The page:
Fruits and vegetables are low in energy density mostly because of their high water content and their low fat content.  Their fiber content contributes as well, but to a lesser and more variable extent.  The low energy density due to high water content and low fat content also seems to be the primary reason why fruits and vegetables are relatively high in satiety (we  tend to compensate for eating them by eating less later) as well as satiation (we tend to find smaller amounts satisfying  and stop eating sooner).   [4] p. 6

If fruits and vegetables are generally useful in regulating our weight, the best argument I can find is that they replace higher density nutrition with lower energy density nutrition without motivating us to eat more to compensate.  If we ended up more hungry a few hours later as a result of taking in less energy dense foods now, we would still be relying on our willpower to lose weight and the fruits and vegetables would not actually be helping us lose weight in the strongly stated sense. 

So do fruits and vegetables have this effect of helping us take in less energy while not compensating later? 

And do they still have this effect if prepared in a blender first?

In the latter 20th century, the rate of obesity rose dramatically and unexpectedly along with the amount of money we spent marketing and buying convenient foods that are very high in added sugars, added fats, enhanced flavors, portion sizes, and energy.   It is very unlikely that this was a coincidence.  We started eating more because  foods that exploited our preferences became more readily available and appealed particularly to our decision making by appealing to our taste preferences and our preference for economic value.  Nor did we compensate for the increased intake by moving more.  If anything technology changes have led us to move less and exert less physical effort in our daily lives.  As a result the environment came to overwhelm our ability to regulate our own weight.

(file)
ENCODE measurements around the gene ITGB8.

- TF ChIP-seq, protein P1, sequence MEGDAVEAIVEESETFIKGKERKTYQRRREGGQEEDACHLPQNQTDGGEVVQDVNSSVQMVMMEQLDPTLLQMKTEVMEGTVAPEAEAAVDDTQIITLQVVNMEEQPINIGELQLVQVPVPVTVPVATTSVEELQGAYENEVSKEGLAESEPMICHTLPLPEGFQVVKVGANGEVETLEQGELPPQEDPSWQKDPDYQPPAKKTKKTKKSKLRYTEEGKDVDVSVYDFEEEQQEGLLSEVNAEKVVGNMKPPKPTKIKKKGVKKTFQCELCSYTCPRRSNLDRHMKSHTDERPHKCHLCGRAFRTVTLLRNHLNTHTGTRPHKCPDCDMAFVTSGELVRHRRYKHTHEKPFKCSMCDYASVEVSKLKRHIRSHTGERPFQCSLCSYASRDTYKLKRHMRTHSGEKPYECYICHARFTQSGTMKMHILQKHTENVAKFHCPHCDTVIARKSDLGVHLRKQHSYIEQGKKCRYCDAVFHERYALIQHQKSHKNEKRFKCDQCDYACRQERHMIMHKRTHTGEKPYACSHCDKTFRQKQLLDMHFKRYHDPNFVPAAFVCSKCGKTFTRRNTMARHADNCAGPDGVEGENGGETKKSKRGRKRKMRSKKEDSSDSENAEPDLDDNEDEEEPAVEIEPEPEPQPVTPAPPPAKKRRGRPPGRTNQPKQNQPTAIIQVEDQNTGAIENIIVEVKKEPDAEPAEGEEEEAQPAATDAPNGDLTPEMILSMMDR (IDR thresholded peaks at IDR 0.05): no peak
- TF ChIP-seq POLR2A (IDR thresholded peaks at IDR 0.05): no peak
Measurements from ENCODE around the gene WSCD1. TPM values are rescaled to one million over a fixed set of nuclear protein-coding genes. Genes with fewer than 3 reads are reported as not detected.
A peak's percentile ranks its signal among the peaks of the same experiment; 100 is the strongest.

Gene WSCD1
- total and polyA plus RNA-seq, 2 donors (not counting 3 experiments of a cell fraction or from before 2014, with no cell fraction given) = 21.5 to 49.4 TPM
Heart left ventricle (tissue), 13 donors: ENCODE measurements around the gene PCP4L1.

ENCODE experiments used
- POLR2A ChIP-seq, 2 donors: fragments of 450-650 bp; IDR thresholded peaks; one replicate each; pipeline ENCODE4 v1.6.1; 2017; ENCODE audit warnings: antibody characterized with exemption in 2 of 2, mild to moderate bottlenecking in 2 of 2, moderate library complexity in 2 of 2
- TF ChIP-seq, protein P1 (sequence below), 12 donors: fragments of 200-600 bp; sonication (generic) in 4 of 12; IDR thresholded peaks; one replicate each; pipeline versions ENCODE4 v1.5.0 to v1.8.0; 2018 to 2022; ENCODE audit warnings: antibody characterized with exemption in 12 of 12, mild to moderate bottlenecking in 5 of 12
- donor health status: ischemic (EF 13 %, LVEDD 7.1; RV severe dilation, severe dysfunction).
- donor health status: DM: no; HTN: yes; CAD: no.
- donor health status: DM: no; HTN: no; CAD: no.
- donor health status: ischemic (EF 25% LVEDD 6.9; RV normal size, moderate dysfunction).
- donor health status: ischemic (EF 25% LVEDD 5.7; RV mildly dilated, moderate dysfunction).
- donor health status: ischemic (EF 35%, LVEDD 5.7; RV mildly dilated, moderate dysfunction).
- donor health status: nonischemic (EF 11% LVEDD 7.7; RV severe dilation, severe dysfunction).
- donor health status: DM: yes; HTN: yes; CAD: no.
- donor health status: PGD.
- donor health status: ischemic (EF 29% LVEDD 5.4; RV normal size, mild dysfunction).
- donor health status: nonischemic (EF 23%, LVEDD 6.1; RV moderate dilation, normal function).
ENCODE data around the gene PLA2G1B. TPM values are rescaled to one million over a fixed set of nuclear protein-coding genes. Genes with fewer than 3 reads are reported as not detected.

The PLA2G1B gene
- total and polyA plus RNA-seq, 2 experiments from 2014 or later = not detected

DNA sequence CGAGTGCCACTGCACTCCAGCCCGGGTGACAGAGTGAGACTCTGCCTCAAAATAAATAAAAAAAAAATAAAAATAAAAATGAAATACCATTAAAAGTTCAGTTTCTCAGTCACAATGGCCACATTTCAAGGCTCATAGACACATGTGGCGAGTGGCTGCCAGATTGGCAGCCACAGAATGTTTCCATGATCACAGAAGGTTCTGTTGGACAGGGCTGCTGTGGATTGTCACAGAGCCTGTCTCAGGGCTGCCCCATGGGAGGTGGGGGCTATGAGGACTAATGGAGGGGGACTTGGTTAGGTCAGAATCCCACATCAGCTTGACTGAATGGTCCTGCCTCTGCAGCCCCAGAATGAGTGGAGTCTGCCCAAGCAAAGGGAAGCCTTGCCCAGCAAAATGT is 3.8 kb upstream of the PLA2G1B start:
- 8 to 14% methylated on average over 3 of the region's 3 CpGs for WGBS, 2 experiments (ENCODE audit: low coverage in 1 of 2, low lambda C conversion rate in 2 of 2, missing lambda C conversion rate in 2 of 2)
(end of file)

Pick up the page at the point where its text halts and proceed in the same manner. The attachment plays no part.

Popular theories that preferentially blame fats or carbohydrates for obesity are mostly missing the point.  We became fat when we started eating more of everything, and we did that because of increased availability of high energy foods that suit our natural preferences, not simply because fats or carbohydrates are fattening.      

The crux of the problem of fatness is increased intake, not whether we eat "healthy" foods.  That's why the question of whether fruits and vegetables help us eat less is crucially important.  We eat more now across all of the major food groups, not just the "unhealthy" foods, so we can't lay the blame for obesity entirely on those.  The increased intake that led to increased obesity included fruits and vegetables, not just French Fries  and soft drinks.   Adding fruits and vegetables to our diet in general as a population has not by itself magically pushed out junk food or reduced our overall calorie intake, and there is little population evidence to suggest that it should.   The evidence that simply adding fruits and vegetables to our diet would compensate for overeating is not terribly compelling at a population level.    But what about experimental evidence? 

Considering how commonly it is recommended, there is surprisingly little direct evidence regarding the effect on weight control of adding fruits and vegetables to our diet.  Most research where higher energy density foods were replaced with fruits and vegetables was relatively short term and also included explicit instructions and assistance in avoiding compensating for the added calories.  So we don't really know whether (or how much) adding fruits and vegetables really helps us eat less or helps us eat less in a later meal.  We strongly suspect it is at least a factor though because low energy density foods do tend to result in both higher satiety and higher satiation.   The fiber content of those foods may also play a secondary role. 

For the most part when we are not relying on external cues for how much to eat and we make use of internal sensation, it is the  weight and volume of what we eat that makes the difference in how much we eat rather than the amount of energy it contains or the glycemic loading, so long as it has the right sensory properties that we experience it as substantial food. [5]   Surprisingly, since so much diet advice mentions glycemic index, it does not appear that carbohydrate content or glycemic index are reliable predictors of satiation or satiety compared to energy density and fiber content.   For example, boiled potatoes, which are relatively high in glycemic index, are also particularly satiating.